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December 6, National Day of Remembrance and Action on Violence Against Women

Dec 6, 2017

December 6, National Day of Remembrance and Action on

Violence Against Women

Moncton – 2017 marks the 28th anniversary of the December 6, 1989 Ecole Polythechnique massacre where 14 young women lost their lives simply because they were women. Each year, on December 6, we take a moment to mourn these 14 young women and all women and girls who were killed or experienced various forms of violence in their homes, their communities and workplaces. We also take this time to renew our commitment to work for change and to build a society based on respect, equality and peace.

This year, in the wake of #MeToo and in recognition that too many women experience sexual harassment and other forms of gender-based violence at work, the New Brunswick Federation of Labour is issuing a challenge to governments, to unions, and to all men in the labour movement.

The onus is on all of us, every day of the year, to take a stand on violence against women and girls. We know that harassment and violence are all too common in our workplaces. We also know that it happens in our movement, and we have to change the culture that allows this to happen. We have to act differently, to break down some of the barriers, to support women and others who come forward to disclose their experiences. We have to make it safe for them to do so. Survivors should not have to further expose themselves in order to see change. We must end our own complicity and our self-imposed silence, not just by reaching out to victims, but by calling out sexist and harassing behaviour when we see it happen. If we are truly going to eliminate violence against women, we all need to step up.

We need to acknowledge our complicity in perpetuating a culture that tolerates toxic masculinity. We also need to recognize the connections between gender-based violence and other forms of discrimination and violence that workers experience. The barriers and the risks of disclosure can be much greater for racialized women, Indigenous women, women with disabilities, trans and non-binary folk. Breaking down barriers starts with recognizing that not everyone experiences discrimination, violence and harassment in the same way. We need to make a commitment to change in our workplaces, but also in our own organizations.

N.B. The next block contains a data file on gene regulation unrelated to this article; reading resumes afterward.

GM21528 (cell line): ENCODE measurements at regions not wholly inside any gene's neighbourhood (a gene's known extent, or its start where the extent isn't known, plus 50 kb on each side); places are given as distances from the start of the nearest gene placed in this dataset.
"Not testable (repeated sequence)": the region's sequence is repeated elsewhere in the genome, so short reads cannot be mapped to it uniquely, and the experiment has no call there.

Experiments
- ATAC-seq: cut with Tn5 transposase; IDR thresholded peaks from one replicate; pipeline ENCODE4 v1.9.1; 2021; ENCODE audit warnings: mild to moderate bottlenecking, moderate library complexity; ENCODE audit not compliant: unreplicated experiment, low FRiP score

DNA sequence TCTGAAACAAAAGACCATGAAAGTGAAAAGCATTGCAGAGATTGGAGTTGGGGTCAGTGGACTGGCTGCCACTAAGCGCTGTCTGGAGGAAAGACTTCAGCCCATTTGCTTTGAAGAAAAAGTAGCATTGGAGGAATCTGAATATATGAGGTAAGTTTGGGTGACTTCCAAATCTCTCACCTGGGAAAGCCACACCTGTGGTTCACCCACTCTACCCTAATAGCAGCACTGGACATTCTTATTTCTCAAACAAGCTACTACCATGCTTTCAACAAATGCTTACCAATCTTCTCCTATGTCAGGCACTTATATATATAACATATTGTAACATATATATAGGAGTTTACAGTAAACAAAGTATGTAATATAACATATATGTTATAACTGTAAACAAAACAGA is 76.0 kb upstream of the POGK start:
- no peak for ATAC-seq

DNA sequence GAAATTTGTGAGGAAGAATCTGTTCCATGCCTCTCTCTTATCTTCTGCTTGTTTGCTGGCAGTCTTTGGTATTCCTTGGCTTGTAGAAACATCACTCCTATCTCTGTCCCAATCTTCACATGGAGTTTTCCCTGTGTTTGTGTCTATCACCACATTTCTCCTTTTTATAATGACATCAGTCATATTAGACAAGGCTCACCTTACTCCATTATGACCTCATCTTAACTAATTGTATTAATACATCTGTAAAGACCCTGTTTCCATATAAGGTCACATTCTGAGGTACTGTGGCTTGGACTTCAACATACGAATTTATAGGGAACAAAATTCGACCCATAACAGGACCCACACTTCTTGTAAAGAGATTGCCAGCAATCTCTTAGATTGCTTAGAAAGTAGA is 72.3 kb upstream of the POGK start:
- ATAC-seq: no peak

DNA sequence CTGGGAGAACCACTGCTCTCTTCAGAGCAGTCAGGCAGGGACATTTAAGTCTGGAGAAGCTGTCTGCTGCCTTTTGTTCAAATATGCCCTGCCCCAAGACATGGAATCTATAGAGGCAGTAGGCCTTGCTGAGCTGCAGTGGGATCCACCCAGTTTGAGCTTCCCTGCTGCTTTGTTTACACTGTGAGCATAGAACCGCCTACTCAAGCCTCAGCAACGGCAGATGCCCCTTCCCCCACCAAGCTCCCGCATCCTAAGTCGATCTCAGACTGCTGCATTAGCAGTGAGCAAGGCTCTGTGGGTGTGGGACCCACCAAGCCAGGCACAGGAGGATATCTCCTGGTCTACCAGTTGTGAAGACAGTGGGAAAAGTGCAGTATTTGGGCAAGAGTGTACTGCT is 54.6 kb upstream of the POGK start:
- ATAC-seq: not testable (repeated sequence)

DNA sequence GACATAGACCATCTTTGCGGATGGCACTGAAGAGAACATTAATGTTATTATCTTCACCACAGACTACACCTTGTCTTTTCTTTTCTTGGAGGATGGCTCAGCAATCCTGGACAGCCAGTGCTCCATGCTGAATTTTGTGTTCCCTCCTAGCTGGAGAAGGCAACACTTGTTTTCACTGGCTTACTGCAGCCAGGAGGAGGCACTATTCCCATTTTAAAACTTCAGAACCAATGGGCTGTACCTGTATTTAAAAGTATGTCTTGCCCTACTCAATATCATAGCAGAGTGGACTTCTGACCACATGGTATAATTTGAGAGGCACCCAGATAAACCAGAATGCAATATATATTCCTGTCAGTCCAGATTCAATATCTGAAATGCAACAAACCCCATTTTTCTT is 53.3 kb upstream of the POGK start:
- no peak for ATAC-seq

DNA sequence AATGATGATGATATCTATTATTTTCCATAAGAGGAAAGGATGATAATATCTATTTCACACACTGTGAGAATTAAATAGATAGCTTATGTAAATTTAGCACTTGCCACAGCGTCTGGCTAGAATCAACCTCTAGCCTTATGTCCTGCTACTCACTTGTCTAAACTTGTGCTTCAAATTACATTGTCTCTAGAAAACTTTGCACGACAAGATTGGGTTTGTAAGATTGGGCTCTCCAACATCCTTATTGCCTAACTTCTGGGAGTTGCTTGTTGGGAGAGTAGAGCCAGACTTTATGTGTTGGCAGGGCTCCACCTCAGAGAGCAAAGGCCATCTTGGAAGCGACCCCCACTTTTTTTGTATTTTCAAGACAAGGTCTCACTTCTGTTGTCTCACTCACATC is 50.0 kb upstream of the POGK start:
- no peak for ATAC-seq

We can be proud of the work the labour movement has already done. For decades, unions have been negotiating collective agreement language on sexual harassment, and raising awareness of all forms of gender based violence at work.

Finally, we encourage all of you to attend the December 6th activities organized in your region and support the numerous campaigns of our partners to end violence against women and girls.

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The New Brunswick Federation of Labour is New Brunswick’s largest central labour body representing 40,000 members of both public sector and private sector labour unions.

Patrick Colford                                                                                       Shanny Doucet

President, NBFL                                                                                     NBFL Vice-President responsible for Women’s Issues
(506) 857-2125 / (506) 381-8969 (cell)                                                  (506) 227-9900 (cell)